Angilbert (fl. ca. 840/50), On the Battle Which was Fought at Fontenoy

The Law of Christians is broken,
Blood by the hands of hell profusely shed like rain,
And the throat of Cerberus bellows songs of joy.

Angelbertus, Versus de Bella que fuit acta Fontaneto

Fracta est lex christianorum
Sanguinis proluvio, unde manus inferorum,
gaudet gula Cerberi.

Tuesday, November 15, 2011

Solidarity as Principle and Fundamental Social Virtue

SOLIDARITY IS ANOTHER GREAT principle of the Church's social doctrine. As a social principle, solidarity is the recognition that man is interdependent, that we are all responsible for all. It is an absolute rejection of individualism and any political, economic, or social theory based upon such a narrow view of man. These individualistic or atomistic theories hold or stress that we are only responsible for ourselves. On the other hand, solidarity recognizes that all men"are debtors of the society in which they have become part." (Compendium, No. 195)

Solidarity as a principle might be defined as an expression "in summary fashion the need to recognize in the composite ties that unite men and social groups among themselves, the space given to human freedom for common growth in which all share and in which they participate." It views "separation and fragmentation" among humans as something to be overcome. There is therefore an "intimate bond" between the principle of solidarity and the principle of the common good, the concept of the universal destination of goods, equality among men and peoples, and the efforts toward establishing peace in the world. (Compendium, No. 194)

Solidarity, however, may also be characterized as a virtue. In fact, it may be recognized as the "fundamental social virtue" one that is in the "sphere of justice" but extends out into friendship and even into love. In its sense as virtue, a habitual disposition in a person, solidarity is the virtue that involves "a firm and persevering determination to commit oneself to the common good. That is to say to the good of all and of each individual, because we are all really responsible for all."* (Compendium, No. 193)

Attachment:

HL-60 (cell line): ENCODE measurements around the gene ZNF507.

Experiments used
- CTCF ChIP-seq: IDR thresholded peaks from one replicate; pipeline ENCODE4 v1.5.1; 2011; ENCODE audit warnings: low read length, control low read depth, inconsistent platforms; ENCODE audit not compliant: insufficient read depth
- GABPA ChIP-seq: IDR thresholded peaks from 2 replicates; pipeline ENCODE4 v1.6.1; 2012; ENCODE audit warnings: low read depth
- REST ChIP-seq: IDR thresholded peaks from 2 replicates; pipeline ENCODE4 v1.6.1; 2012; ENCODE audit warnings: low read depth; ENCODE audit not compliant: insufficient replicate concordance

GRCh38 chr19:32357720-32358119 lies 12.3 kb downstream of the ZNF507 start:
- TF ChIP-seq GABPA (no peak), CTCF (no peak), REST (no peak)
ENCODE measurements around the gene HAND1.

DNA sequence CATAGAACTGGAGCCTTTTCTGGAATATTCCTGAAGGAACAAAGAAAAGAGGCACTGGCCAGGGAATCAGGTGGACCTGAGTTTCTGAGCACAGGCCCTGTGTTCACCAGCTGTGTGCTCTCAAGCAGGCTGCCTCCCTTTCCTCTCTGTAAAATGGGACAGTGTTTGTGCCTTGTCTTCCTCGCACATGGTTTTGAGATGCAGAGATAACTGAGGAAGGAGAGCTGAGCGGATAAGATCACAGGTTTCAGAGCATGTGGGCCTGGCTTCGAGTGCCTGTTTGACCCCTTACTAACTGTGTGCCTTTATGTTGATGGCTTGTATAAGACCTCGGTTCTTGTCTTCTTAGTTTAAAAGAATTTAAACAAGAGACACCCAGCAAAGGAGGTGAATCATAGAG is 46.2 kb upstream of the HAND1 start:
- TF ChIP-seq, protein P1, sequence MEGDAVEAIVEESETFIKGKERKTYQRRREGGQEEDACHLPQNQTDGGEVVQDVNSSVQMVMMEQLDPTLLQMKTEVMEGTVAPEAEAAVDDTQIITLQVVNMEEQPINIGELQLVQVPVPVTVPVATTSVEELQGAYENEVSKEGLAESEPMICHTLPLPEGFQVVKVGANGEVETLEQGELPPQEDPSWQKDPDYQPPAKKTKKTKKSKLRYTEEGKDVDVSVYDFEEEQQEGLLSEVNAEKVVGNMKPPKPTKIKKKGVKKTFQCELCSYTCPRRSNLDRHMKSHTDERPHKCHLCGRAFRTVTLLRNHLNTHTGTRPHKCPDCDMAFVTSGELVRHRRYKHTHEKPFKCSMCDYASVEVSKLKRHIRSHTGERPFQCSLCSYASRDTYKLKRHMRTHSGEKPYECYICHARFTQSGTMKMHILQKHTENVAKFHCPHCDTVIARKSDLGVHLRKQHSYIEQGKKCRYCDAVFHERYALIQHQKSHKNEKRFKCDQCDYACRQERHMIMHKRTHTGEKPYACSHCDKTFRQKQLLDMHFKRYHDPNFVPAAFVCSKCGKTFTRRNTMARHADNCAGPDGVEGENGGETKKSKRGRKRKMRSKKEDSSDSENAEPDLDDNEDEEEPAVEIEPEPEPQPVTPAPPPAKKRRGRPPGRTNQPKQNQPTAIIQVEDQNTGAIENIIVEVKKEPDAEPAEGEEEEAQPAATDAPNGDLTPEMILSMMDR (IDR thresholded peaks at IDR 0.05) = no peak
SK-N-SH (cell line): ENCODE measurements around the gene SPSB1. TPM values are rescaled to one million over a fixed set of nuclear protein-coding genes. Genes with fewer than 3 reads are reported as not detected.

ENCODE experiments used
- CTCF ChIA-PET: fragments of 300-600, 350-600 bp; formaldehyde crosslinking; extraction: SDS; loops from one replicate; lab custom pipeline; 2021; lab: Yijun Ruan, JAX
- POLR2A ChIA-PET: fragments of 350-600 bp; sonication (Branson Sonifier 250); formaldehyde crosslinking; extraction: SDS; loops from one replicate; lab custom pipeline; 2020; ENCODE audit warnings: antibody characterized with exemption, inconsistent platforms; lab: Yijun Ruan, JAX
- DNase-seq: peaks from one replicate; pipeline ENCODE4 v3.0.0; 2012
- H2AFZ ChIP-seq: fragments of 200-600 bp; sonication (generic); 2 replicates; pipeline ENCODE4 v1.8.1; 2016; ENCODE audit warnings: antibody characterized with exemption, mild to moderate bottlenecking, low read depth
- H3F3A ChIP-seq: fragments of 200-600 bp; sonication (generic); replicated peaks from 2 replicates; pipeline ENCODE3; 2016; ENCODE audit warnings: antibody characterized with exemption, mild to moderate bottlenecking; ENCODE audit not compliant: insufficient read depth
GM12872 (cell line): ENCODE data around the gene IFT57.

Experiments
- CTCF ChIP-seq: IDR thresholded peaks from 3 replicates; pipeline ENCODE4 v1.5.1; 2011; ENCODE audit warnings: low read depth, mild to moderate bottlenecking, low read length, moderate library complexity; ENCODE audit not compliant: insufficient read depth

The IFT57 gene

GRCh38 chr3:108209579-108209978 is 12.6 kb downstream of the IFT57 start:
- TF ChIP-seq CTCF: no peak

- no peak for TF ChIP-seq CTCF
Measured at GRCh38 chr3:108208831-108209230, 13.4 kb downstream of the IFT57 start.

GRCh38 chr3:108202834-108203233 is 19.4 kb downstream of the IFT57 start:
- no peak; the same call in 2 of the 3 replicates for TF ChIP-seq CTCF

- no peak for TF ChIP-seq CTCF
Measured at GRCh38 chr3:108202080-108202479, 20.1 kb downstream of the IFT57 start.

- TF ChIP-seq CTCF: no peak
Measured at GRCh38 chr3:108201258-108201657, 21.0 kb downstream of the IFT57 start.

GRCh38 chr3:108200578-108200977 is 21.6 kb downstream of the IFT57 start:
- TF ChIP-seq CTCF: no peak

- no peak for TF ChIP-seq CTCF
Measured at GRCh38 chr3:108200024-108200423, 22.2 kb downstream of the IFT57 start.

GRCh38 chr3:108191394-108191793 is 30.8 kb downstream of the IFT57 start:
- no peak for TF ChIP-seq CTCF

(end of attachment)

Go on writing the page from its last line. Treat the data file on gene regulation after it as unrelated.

Solidarity as a virtue is something that goes beyond mere justice: it goes beyond merely a firm resolution of giving each his due. It recognizes that we are our brother's keeper, that we must be committed to the good of our neighbor, and must resolutely try to be other-regarding, and less self-regarding. One must, as the Compendium says, be willing "to 'lose oneself' for he sake of the other instead of exploiting him, and to 'serve him' instead of oppressing him for one's own advantage."* (Compendium, No. 193) Solidarity is a sort of blend between justice and love of neighbor. In terms of action, it "translates into the willingness to give oneself for the good of one's neighbor, beyond any individual or particular interest." (Compendium, No. 194)

Solidarity, while to some extent participating in the natural virtues of altruism and selflessness, is "undoubtedly a Christian virtue." There are so many points of contact between the social virtue of solidarity and charity, as to make it plain that solidarity, in its fullness and totality, is a Christian virtue and ought to be "the distinguishing mark of Christ's disciples." (Compendium, note 424) (quoting John Paul II, Sollicitudo rei socialis, No. 40)